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Custom Types

The custom types example demonstrates how to define your own data structures that can be stored on the ledger, or used as inputs and outputs to contract invocations.

Run the Example

First go through the Setup process to get your development environment configured, then clone the v0.0.4 tag of soroban-examples repository:

git clone -b v0.0.4 https://github.com/stellar/soroban-examples

To run the tests for the example, navigate to the custom_types directory, and use cargo test.

cd custom_types
cargo test

You should see the output:

running 1 test
test test::test ... ok

Code

custom_types/src/lib.rs
#[contracttype]
#[derive(Clone, Debug, Eq, PartialEq)]
pub enum Name {
None,
FirstLast(FirstLast),
}

#[contracttype]
#[derive(Clone, Debug, Eq, PartialEq)]
pub struct FirstLast {
pub first: Symbol,
pub last: Symbol,
}

pub struct CustomTypesContract;

const NAME: Symbol = symbol!("NAME");

#[contractimpl]
impl CustomTypesContract {
pub fn store(env: Env, name: Name) {
env.contract_data().set(NAME, name);
}

pub fn retrieve(env: Env) -> Name {
env.contract_data()
.get(NAME) // Get the value associated with key NAME.
.unwrap_or(Ok(Name::None)) // If no value, use None instead.
.unwrap()
}
}

Ref: https://github.com/stellar/soroban-examples/tree/v0.0.4/custom_types

How it Works

Custom types are defined using the #[contracttype] attribute on either a struct or an enum.

Open the custom_types/src/lib.rs file to follow along.

Custom Type: Struct

Structs are stored on ledger as a map of key-value pairs, where the key is a 10 character string representing the field name, and the value is the value encoded.

Field names must be no more than 10 characters.

#[contracttype]
#[derive(Clone, Debug, Eq, PartialEq)]
pub struct FirstLast {
pub first: Symbol,
pub last: Symbol,
}

Custom Type: Enum

Enums are stored on ledger as a two element vector, where the first element is the name of the enum variant as a string up to 10 characters in length, and the value is the value if the variant has one.

Only unit variants and single value variants, like None and FirstLast below, are supported.

#[contracttype]
#[derive(Clone, Debug, Eq, PartialEq)]
pub enum Name {
None,
FirstLast(FirstLast),
}

Using Structs and Enums in Functions

Types that have been annotated with #[contracttype] can be used as inputs and outputs on contract functions, and the values can be stored as contract data and retrieved later.

pub struct CustomTypesContract;

const NAME: Symbol = symbol!("NAME");

#[contractimpl]
impl CustomTypesContract {
pub fn store(env: Env, name: Name) {
env.contract_data().set(NAME, name);
}

pub fn retrieve(env: Env) -> Name {
env.contract_data()
.get(NAME) // Get the value associated with key NAME.
.unwrap_or(Ok(Name::None)) // If no value, use None instead.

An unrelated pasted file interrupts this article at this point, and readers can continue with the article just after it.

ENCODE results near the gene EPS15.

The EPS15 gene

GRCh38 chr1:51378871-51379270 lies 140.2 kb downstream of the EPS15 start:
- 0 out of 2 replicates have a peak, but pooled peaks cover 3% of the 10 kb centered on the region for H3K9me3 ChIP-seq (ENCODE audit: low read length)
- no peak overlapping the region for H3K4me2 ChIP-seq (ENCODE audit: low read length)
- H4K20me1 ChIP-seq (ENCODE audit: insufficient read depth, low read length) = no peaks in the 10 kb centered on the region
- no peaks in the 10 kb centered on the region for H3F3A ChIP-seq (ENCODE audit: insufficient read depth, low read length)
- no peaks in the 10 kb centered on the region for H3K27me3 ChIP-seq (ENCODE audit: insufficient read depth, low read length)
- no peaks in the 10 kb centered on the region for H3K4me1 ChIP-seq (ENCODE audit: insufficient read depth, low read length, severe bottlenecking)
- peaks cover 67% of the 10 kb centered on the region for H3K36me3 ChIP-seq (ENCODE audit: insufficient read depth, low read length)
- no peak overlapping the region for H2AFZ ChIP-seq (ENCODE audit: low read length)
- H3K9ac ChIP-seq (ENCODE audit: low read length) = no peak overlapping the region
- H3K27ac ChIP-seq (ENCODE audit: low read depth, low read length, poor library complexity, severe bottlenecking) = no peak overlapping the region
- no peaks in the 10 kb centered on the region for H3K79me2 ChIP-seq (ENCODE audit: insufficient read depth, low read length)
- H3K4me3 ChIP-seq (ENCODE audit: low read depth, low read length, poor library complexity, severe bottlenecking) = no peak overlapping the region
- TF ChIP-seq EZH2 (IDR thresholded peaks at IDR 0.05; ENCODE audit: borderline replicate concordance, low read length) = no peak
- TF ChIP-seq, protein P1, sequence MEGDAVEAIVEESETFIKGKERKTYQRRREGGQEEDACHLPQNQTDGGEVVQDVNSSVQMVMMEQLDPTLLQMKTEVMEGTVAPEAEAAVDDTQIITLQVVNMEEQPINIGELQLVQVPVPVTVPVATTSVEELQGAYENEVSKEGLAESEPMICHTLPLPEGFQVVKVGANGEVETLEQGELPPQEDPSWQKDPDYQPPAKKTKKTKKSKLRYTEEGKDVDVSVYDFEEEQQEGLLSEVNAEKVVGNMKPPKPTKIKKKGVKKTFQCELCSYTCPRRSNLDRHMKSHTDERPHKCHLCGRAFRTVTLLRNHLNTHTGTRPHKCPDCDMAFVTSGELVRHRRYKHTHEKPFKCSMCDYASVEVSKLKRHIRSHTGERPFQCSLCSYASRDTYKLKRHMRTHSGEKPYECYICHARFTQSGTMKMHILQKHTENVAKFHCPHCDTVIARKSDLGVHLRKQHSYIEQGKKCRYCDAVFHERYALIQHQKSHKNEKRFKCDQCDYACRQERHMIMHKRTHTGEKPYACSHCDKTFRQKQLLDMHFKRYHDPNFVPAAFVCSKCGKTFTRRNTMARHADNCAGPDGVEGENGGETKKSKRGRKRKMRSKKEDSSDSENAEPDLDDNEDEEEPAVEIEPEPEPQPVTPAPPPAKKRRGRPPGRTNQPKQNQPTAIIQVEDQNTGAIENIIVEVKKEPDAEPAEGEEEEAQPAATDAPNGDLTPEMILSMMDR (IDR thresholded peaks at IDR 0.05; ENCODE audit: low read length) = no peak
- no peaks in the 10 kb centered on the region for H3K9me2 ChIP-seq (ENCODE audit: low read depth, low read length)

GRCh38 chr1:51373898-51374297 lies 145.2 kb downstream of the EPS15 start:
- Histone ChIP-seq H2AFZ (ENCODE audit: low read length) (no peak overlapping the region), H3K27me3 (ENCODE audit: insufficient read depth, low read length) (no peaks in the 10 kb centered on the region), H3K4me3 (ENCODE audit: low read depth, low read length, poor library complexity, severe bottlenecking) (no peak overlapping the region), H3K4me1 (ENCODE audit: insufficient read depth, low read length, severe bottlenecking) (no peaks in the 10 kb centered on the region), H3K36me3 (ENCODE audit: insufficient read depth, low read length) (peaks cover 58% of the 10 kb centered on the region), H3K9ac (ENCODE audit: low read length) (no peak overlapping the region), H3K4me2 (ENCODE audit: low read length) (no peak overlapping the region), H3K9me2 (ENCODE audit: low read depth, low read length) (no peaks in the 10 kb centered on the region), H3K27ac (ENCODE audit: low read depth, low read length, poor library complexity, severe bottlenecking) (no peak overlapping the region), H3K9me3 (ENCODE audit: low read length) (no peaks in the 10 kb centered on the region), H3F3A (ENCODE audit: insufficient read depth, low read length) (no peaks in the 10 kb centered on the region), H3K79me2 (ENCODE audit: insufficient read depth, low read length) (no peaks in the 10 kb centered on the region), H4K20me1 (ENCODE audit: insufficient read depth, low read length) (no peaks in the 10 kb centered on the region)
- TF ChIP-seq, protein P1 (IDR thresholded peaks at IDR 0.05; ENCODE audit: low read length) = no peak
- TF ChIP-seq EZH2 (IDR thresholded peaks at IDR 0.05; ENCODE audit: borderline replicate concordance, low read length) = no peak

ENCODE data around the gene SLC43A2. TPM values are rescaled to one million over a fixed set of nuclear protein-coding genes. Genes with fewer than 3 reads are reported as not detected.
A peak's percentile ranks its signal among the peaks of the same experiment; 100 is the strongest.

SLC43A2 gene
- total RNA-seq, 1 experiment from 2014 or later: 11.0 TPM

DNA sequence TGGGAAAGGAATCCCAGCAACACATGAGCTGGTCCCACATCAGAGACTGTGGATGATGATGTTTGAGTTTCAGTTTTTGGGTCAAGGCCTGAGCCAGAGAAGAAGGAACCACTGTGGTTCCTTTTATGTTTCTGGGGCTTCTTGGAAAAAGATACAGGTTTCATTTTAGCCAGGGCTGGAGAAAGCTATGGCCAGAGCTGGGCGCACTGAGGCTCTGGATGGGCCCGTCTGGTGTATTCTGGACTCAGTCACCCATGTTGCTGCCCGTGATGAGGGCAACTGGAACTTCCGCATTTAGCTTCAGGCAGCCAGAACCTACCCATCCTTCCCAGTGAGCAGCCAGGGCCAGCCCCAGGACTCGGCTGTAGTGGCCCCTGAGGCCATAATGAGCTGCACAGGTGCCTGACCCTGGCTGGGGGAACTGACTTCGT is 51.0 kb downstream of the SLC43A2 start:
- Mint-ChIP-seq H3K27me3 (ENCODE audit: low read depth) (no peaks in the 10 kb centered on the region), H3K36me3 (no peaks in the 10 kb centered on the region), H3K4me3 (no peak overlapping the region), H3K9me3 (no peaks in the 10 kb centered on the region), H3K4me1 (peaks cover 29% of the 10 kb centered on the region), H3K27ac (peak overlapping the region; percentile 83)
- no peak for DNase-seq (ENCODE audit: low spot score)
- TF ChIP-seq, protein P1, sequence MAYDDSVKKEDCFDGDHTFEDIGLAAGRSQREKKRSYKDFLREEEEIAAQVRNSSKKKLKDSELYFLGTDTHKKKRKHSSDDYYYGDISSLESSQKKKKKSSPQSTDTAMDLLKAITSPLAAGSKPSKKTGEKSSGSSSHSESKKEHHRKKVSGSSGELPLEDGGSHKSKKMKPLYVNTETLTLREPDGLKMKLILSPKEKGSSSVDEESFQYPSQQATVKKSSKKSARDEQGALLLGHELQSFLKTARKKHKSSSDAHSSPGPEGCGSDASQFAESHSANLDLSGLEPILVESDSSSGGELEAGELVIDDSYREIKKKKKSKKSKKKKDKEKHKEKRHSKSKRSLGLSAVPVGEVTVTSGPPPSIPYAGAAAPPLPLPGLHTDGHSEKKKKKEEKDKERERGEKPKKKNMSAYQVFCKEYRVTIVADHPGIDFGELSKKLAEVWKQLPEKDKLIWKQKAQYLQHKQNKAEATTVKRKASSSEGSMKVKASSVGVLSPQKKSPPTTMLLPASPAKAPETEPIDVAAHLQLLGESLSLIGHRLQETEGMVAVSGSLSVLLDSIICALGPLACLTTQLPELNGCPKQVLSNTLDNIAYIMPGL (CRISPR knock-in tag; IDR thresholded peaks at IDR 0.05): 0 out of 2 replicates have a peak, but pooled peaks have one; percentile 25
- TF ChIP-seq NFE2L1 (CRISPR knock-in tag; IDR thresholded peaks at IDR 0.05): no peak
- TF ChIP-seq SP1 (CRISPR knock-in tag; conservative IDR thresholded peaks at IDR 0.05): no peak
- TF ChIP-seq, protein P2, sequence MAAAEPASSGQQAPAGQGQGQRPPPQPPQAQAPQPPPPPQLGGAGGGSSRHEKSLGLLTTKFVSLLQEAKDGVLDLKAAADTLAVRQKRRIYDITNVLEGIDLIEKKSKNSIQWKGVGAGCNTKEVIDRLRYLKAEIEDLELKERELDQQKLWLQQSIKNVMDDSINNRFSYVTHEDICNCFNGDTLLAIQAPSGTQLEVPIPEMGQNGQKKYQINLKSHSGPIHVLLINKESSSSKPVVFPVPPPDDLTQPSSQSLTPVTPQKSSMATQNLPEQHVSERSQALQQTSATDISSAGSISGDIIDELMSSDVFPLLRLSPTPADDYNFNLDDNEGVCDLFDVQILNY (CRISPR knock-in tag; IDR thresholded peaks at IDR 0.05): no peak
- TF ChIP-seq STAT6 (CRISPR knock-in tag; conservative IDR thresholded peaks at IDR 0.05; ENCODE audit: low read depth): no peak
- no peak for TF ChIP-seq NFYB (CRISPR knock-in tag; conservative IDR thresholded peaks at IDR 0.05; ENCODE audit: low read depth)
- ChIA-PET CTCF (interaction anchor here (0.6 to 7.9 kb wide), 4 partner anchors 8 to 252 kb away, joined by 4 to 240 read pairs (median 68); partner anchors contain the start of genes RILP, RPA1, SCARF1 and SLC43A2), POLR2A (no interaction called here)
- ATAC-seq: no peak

.unwrap()
}
}

Tests

Open the custom_types/src/test.rs file to follow along.

custom_types/src/test.rs
#[test]
fn test() {
let env = Env::default();
let contract_id = BytesN::from_array(&env, &[0; 32]);
env.register_contract(&contract_id, CustomTypesContract);
let client = CustomTypesContractClient::new(&env, &contract_id);

assert_eq!(client.retrieve(), Name::None);

client.store(&Name::FirstLast(FirstLast {
first: symbol!("first"),
last: symbol!("last"),
}));

assert_eq!(
client.retrieve(),
Name::FirstLast(FirstLast {
first: symbol!("first"),
last: symbol!("last"),
}),
);
}

In any test the first thing that is always required is an Env, which is the Soroban environment that the contract will run in.

let env = Env::default();

Contracts must be registered with the environment with a contract ID, which is a 32-byte value.

let contract_id = BytesN::from_array(&env, [0; 32]);
env.register_contract(&contract_id, CustomTypesContract);

All public functions within an impl block that is annotated with the #[contractimpl] attribute have a corresponding function generated in a generated client type. The client type will be named the same as the contract type with Client appended. For example, in our contract the contract type is CustomTypesContract, and the client is named CustomTypesContractClient.

let client = CustomTypesContractClient::new(&env, &contract_id);

The test invokes the retrieve function on the registered contract, and asserts that it returns Name::None.

assert_eq!(client.retrieve(), Name::None);

The test then invokes the store function on the registered contract, to change the name that is stored.

client.store(&Name::FirstLast(FirstLast {
first: symbol!("first"),
last: symbol!("last"),
}));

The test invokes the retrieve function again, to assert that it returns the name that was previously stored.

assert_eq!(
client.retrieve(),
Name::FirstLast(FirstLast {
first: symbol!("first"),
last: symbol!("last"),
}),
);

Build the Contract

To build the contract, use the cargo build command.

cargo build --target wasm32-unknown-unknown --release

A .wasm file should be outputted in the ../target directory:

../target/wasm32-unknown-unknown/release/soroban_custom_types_contract.wasm

Run the Contract

The soroban-cli is in early development and does not yet accept user-defined types as arguments at the command line. Follow the GitHub repository to find out about new releases:
https://github.com/stellar/soroban-cli